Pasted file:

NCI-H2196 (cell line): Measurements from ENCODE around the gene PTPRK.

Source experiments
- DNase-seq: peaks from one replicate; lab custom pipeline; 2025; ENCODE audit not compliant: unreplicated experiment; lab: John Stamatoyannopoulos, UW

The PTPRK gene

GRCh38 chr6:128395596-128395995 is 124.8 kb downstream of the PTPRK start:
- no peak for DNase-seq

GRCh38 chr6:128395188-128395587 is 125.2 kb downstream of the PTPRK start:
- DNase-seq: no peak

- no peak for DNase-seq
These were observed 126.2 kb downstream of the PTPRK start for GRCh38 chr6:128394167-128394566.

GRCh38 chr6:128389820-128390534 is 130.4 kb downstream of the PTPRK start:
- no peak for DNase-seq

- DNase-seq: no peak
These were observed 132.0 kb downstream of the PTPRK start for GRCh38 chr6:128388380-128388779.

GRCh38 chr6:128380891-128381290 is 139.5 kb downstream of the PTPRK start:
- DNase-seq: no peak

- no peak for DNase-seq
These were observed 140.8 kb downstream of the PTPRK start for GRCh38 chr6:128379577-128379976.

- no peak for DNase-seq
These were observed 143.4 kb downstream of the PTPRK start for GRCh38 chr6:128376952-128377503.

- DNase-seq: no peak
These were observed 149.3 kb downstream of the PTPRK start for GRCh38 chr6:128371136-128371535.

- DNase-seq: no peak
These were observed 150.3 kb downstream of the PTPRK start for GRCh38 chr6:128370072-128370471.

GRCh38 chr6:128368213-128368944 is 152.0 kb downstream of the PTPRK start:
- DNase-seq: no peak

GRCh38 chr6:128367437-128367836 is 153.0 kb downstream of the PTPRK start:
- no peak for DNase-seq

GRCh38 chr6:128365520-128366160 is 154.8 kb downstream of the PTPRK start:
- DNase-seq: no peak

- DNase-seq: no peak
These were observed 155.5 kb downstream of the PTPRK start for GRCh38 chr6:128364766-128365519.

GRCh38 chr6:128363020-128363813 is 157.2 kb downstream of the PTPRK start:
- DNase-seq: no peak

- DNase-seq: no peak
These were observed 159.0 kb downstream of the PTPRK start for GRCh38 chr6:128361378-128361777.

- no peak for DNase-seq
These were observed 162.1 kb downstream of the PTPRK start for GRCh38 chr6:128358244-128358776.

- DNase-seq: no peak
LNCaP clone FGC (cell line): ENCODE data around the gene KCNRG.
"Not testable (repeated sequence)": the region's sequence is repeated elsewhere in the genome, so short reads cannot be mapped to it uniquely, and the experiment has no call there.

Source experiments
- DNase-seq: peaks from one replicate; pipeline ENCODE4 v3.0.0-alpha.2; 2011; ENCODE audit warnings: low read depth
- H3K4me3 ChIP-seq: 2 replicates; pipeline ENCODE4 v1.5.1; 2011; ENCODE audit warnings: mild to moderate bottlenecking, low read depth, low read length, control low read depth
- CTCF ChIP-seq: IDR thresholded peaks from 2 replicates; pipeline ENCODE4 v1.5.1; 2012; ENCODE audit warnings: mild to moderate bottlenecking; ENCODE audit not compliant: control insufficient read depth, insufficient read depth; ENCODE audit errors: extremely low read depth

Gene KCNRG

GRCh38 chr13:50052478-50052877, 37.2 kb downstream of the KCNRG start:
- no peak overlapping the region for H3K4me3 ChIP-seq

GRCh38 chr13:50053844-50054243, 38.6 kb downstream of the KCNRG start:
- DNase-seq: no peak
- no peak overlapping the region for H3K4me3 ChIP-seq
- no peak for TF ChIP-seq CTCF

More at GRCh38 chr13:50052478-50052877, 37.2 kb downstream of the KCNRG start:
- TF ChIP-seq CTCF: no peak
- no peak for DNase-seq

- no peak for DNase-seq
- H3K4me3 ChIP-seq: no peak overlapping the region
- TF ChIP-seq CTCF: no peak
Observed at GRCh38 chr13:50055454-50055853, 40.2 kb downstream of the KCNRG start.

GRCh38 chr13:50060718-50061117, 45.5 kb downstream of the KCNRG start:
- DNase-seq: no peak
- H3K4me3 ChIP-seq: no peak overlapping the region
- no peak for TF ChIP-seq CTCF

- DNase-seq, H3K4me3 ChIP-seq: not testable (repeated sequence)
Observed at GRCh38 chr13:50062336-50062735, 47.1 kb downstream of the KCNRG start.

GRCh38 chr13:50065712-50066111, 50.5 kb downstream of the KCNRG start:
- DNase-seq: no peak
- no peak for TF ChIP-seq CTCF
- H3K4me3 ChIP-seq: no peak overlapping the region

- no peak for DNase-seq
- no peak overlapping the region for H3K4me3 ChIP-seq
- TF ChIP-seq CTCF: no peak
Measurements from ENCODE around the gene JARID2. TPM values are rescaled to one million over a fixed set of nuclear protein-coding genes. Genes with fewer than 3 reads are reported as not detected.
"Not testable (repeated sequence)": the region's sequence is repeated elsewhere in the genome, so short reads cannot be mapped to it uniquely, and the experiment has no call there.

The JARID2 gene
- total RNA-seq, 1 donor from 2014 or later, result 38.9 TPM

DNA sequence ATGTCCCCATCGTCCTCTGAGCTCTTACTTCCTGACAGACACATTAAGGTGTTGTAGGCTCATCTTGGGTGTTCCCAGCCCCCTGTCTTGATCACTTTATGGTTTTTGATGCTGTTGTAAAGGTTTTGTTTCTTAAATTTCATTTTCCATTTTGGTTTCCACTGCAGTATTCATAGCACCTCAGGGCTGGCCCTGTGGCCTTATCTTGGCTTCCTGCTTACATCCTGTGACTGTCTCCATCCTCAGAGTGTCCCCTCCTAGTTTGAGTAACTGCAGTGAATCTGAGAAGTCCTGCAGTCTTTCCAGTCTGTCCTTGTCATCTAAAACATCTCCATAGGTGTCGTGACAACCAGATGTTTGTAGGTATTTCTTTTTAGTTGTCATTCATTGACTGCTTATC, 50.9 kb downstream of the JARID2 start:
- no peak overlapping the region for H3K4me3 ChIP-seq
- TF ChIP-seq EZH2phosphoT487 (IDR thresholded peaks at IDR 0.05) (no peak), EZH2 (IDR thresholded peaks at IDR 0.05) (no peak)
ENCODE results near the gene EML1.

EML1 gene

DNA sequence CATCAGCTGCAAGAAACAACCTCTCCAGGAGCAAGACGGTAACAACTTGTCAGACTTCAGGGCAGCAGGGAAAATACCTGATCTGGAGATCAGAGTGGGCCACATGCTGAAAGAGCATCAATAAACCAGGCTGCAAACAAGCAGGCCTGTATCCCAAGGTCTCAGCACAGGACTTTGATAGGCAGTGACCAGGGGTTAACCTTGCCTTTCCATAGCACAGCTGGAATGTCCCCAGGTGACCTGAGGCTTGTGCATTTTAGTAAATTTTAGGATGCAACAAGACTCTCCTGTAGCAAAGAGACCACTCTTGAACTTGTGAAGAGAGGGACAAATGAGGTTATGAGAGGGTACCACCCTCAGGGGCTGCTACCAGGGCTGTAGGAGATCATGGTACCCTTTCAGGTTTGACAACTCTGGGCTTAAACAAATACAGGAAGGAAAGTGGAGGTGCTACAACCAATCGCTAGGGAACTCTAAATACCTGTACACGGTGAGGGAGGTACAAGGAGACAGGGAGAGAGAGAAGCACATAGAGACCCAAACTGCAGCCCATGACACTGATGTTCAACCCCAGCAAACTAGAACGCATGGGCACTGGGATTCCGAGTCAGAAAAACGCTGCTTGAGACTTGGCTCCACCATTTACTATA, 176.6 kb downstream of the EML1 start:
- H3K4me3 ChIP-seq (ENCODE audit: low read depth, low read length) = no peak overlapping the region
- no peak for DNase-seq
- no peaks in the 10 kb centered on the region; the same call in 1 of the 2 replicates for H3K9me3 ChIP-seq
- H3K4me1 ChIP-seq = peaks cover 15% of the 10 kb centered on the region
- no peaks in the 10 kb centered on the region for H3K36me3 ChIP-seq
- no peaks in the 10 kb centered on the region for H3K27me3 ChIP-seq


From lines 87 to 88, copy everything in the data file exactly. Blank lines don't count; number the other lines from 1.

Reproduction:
- no peaks in the 10 kb centered on the region for H3K36me3 ChIP-seq
- no peaks in the 10 kb centered on the region for H3K27me3 ChIP-seq